Jesus, Judas, and Peter: Character by Contrast in the Fourth Gospel -- By: Tom Thatcher

Journal: Bibliotheca Sacra
Volume: BSAC 153:612 (Oct 1996)
Article: Jesus, Judas, and Peter: Character by Contrast in the Fourth Gospel
Author: Tom Thatcher

Jesus, Judas, and Peter: Character by Contrast in the Fourth Gospel

Tom Thatcher

[Tom Thatcher is Instructor in Biblical Studies, Cincinnati Bible Seminary, Cincinnati, Ohio.]

This article explores the narrative relationship between three key figures in the Gospel of John: Jesus, Judas, and Peter. As these characters interact, patterns of contrast gradually emerge.

A literary “character” is the sum of “external signs” presented by a text that “correspond to and reveal an otherwise hidden inner nature.”1 Literary characters are therefore complexes of personal traits that correspond to the readers’ experience of individuals in the “real world.” Booth’s influential book, The Rhetoric of Fiction, discusses two means by which narratives reveal character: “telling” and “showing.”2 “Telling” occurs when the narrator makes direct evaluative statements or gives information not normally available in the readers’ experience. “Showing” occurs when the narrator offers selective information about the actions of the characters and allows readers to draw conclusions from them. By combining “telling” and “showing” the author enables readers to develop “both intrinsic and contextual knowledge” of the characters.3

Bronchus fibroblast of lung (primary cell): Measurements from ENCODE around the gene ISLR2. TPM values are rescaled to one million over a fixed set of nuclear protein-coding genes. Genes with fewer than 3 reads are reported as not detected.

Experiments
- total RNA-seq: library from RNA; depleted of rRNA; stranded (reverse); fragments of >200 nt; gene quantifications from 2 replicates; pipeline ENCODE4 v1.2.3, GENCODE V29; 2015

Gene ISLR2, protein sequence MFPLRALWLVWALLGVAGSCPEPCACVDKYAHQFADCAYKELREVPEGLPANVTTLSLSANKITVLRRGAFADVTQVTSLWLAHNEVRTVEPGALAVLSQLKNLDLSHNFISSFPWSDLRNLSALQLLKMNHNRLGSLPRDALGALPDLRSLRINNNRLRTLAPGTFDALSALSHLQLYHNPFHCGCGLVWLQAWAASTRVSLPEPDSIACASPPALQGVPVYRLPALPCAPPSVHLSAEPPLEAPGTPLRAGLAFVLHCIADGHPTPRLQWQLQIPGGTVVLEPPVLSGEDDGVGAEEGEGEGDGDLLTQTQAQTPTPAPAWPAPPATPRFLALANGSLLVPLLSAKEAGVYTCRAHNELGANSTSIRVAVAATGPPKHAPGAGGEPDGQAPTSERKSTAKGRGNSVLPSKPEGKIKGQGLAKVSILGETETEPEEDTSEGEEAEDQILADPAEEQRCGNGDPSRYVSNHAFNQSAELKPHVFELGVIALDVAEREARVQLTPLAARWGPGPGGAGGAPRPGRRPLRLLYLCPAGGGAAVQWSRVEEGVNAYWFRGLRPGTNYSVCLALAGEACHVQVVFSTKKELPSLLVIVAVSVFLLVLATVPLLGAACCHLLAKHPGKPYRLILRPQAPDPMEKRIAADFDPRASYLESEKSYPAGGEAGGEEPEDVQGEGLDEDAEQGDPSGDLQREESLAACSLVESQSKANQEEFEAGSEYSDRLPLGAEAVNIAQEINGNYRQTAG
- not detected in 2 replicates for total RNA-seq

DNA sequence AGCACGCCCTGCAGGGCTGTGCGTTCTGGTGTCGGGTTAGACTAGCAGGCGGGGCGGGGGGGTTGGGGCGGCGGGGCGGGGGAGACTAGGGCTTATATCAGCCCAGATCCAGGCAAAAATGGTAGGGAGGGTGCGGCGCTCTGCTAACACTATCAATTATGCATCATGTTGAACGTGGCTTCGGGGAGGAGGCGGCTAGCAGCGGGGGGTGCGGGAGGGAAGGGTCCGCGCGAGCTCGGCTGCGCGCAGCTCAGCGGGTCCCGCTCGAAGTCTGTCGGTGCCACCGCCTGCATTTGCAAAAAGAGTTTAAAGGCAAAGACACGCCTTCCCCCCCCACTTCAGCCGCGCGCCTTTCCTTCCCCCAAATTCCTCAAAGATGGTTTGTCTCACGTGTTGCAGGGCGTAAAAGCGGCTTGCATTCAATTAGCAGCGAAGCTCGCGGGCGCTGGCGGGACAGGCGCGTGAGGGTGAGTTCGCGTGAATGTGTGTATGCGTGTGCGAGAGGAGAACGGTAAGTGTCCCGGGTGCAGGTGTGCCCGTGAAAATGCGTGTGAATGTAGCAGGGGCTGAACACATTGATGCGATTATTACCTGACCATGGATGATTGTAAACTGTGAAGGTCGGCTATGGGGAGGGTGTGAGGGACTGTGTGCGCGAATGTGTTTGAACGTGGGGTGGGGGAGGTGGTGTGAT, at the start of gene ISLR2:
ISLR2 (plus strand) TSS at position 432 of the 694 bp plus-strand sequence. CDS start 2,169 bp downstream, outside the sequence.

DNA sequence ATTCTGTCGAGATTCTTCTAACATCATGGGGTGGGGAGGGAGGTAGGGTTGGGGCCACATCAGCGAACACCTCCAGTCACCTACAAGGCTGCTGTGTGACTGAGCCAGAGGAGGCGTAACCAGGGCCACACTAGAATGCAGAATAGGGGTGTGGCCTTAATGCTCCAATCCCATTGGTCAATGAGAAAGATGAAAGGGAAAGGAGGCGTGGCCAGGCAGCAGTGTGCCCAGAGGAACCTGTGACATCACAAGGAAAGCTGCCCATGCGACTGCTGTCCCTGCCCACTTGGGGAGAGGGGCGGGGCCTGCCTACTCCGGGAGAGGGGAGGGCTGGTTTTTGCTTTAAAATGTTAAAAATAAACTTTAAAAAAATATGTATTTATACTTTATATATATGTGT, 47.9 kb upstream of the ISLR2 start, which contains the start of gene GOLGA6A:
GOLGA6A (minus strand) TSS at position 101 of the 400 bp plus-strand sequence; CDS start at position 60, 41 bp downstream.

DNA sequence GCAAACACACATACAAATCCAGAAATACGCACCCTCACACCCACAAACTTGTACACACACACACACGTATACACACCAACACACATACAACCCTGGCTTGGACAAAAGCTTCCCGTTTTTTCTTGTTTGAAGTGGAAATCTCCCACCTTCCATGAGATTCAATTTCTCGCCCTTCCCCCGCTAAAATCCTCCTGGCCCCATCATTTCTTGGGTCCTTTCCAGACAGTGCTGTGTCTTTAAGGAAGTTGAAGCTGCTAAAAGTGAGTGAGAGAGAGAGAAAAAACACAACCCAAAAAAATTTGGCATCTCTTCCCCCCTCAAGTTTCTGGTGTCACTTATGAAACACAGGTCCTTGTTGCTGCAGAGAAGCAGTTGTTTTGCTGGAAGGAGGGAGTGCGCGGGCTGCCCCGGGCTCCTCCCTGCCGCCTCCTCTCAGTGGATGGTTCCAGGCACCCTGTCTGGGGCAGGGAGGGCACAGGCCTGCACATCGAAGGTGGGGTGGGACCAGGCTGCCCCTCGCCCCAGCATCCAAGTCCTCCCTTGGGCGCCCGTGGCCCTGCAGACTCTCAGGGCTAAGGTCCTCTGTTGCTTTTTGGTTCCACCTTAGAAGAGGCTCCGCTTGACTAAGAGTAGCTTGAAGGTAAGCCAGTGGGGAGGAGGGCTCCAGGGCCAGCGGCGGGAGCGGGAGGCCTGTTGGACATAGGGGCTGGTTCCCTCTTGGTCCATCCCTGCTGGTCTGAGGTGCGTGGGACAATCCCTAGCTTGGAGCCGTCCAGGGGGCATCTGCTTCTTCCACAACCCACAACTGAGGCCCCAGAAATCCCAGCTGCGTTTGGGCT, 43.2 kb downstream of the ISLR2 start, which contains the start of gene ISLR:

The kind of “telling” a narrator can offer is related to the narrator’s perspective on the story. The narrator of the Gospel of John is “omniscient,” which is important in relation to his

knowledge of the inner life of the characters portrayed in John.4 Modern “historical” narratives generally note the internal processes of characters only as these may be deduced from their actions, giving an aura of greater “objectivity.” An author may, however, grant the narrator access to the minds of the characters, allowing direct exposition of their thoughts and motives. The Gospel of John exercises the latter option, frequently stopping the action to specify the nature or significance of events in “asides,” direct statements to the audience.5 This invites the audience to evaluate the characters’ actions based on the internal thought processes that provoked them.

The narrator reinforces direct “telling” statements by “showing” the readers how the characters respond to each other and to various situations. Booth and Harvey provide a matrix for analyzing the actions of characters by “contrast.” Booth describes the effect of “dis...

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